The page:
Defending People after the Worst Day of Their Life

Criminal defense attorney Margaret Sind Raben of Gurewitz & Raben shares stories of incorrect paperwork, double jeopardy and the legal definition of a dating relationship

Published in 2014 Michigan Super Lawyers — September 2014

Photo by: Scott Stewart

Q: You have a pretty small firm. How did it come to be?

A: I graduated from law school in 1986. I was an older student. I went to law school in my late 30s, and then worked for Harold [Gurewitz, my current law partner] as a researcher during law school. When I graduated, he was starting a firm with another lawyer, and they hired me. So I’ve worked for Harold pretty much since 1984.

In 1995, we went out on our own. Once we made the decisions, which took all of about 10 minutes, Harold asked me if I had $25 in my pocket. I said I did, and he said, “Why don’t you drive up to Lansing, and file our incorporation papers?” He and I have been practicing ever since.

 

Q: Did you do criminal defense from the start?

A: When I first started practicing, I did a small amount of family law—primarily divorce and some insurance defense work. The end of my family law practice occurred when I was representing a young man who was in the process of divorcing his wife, and they’d only been married a couple of years, no kids. They were dividing up their property, and neither one of them was willing to give up the microwave oven.

I remember saying to my client, “This is absolutely stupid. You are paying me $100 an hour to fight about a kitchen appliance that you can buy at Kmart for $100.” And he kept saying, “It’s the principle of the thing,” and I kept saying, “No. There’s no principle here. We are going to end this. I will buy you a microwave oven.”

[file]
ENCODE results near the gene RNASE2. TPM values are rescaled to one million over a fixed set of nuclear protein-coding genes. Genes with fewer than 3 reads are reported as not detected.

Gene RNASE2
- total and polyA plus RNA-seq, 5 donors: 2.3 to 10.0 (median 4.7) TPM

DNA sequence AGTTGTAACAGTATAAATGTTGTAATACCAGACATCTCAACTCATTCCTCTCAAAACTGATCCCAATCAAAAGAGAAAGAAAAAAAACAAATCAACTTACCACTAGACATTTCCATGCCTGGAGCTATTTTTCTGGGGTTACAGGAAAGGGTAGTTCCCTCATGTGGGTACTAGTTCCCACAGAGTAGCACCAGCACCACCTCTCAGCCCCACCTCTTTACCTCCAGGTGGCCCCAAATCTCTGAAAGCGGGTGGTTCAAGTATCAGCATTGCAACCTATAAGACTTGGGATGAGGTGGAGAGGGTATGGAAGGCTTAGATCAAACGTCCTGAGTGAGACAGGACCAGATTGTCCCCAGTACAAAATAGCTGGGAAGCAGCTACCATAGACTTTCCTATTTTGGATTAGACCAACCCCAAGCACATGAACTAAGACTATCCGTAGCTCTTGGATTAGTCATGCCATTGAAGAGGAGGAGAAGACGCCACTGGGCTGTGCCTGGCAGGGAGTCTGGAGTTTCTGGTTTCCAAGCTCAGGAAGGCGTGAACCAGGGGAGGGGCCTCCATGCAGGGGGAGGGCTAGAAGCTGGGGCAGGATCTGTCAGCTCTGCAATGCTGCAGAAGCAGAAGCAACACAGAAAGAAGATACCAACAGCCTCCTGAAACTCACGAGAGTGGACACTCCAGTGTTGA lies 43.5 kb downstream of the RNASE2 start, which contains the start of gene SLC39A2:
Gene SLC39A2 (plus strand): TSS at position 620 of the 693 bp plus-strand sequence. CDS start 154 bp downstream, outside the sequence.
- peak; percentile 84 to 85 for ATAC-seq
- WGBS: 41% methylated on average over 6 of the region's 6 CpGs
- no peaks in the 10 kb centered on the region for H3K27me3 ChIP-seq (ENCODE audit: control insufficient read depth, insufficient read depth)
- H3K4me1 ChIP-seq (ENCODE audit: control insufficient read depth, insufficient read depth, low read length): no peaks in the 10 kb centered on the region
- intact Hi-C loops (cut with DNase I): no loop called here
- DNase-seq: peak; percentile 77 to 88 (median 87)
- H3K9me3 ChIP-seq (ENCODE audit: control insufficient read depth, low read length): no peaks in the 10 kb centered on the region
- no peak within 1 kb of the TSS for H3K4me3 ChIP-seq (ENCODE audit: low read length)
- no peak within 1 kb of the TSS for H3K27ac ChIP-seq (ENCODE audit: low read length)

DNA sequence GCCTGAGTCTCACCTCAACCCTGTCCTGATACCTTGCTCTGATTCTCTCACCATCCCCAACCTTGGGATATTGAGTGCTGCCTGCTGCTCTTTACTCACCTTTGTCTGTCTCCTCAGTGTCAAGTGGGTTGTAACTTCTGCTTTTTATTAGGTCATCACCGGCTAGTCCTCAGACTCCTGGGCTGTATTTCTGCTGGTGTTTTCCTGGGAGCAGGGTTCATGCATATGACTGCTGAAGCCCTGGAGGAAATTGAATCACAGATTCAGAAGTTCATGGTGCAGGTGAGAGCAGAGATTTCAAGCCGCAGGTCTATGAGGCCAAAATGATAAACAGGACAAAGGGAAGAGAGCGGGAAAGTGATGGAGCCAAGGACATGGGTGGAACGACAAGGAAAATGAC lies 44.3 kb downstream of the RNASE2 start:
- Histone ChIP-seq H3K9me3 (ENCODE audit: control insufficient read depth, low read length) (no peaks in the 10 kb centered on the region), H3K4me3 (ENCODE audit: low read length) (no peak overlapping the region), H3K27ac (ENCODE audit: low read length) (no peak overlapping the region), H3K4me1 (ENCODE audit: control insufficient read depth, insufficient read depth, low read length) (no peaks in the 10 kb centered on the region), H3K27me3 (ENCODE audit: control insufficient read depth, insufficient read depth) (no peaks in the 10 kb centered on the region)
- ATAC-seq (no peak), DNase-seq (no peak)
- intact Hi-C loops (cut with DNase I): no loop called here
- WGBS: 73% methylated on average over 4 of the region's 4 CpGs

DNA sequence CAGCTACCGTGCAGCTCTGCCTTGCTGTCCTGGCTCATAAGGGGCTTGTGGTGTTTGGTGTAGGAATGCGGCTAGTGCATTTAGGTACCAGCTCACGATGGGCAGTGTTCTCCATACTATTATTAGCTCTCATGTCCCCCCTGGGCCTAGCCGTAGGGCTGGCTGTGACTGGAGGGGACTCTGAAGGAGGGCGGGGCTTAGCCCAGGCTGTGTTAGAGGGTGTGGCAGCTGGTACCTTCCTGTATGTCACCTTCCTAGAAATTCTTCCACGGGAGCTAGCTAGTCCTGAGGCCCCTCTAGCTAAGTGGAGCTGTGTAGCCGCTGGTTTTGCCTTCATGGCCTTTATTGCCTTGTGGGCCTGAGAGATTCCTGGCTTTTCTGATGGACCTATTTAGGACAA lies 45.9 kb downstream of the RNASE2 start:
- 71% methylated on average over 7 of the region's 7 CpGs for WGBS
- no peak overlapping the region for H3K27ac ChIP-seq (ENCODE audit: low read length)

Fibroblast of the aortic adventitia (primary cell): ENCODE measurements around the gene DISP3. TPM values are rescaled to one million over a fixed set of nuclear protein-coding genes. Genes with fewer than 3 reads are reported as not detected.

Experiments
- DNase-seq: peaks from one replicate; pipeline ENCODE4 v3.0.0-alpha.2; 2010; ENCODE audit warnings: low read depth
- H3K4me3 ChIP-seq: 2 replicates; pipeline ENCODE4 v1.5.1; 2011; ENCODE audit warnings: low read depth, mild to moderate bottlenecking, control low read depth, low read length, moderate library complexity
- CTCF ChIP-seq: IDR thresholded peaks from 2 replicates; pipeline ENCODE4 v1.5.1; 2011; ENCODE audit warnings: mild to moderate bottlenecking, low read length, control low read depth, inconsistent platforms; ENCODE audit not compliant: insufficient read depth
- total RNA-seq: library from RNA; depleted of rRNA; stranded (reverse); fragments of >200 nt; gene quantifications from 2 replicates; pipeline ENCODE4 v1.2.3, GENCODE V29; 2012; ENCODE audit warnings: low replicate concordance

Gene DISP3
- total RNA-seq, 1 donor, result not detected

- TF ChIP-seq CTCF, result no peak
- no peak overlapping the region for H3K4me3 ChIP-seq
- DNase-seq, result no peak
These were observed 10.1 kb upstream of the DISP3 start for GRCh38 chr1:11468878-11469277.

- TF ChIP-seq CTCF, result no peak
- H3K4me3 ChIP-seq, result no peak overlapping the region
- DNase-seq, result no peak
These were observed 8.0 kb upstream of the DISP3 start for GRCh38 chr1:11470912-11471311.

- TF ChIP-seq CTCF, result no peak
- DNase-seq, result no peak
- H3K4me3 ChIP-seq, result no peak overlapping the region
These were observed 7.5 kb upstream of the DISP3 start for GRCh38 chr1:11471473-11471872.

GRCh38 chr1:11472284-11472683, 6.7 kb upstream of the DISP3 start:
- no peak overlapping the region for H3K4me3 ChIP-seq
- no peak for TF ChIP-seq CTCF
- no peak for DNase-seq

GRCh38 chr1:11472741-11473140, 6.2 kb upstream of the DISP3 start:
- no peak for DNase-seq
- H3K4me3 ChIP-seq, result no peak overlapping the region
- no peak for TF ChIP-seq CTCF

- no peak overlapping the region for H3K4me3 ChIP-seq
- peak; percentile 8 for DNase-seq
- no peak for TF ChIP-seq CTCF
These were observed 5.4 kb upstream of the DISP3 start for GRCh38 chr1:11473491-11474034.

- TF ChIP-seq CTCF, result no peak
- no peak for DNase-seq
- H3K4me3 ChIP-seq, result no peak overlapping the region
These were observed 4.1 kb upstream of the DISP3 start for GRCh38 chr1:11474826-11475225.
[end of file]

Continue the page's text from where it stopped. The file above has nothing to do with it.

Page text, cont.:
When we got done with it, I remember looking out the window and thinking, “I can’t do this anymore. I just cannot be fighting over kitchen appliances.”

 

Q: How long was that period?

A: Oh, maybe two years. I would have been 42 then. My husband is deceased now, but I was married then, and I had three small children. Harold and the other attorney I work for, Martin Baum, were just wonderful, wonderful men. Still are. Their attitude was, “We’re family men. You’re a family woman. Sometimes the family takes precedence, and as long as you get your work done, we’re not going to confine you to 9 to 5.” It was an awfully good way to start practice.

 

Q: What’s one of the challenges of your job?

A: Many times federal clients have prior state criminal histories, so I have to know what to look for in the documentation on that, which is sometimes wrong. It is not uncommon to find mistakes in the documentation of a case. In fact, in state criminal cases earlier than say 1980, the paperwork, I’d say, is probably wrong a third of the time: transcription errors, incorrect references to charging statutes. It was at a time when everything was done by hand.

I’ve had judges say to me, “Well, how did this happen?” I feel like saying, “Look. It’s your court, OK? You tell me.”

 

Q: Can you give me an example of a case where this happened?

A: I had an assigned case in Oakland County, a young African man here on a student visa who was charged with second offense of possession of marijuana. And this would create some immigration problems for him.

So he’s describing to me his first case. It was at a district court in Oakland County, and I said to him, “Why weren’t you given 7411?” 7411 is the shorthand reference to a drug possession diversion program that’s available under state law. And he said to me, “Nobody ever talked to me about that.”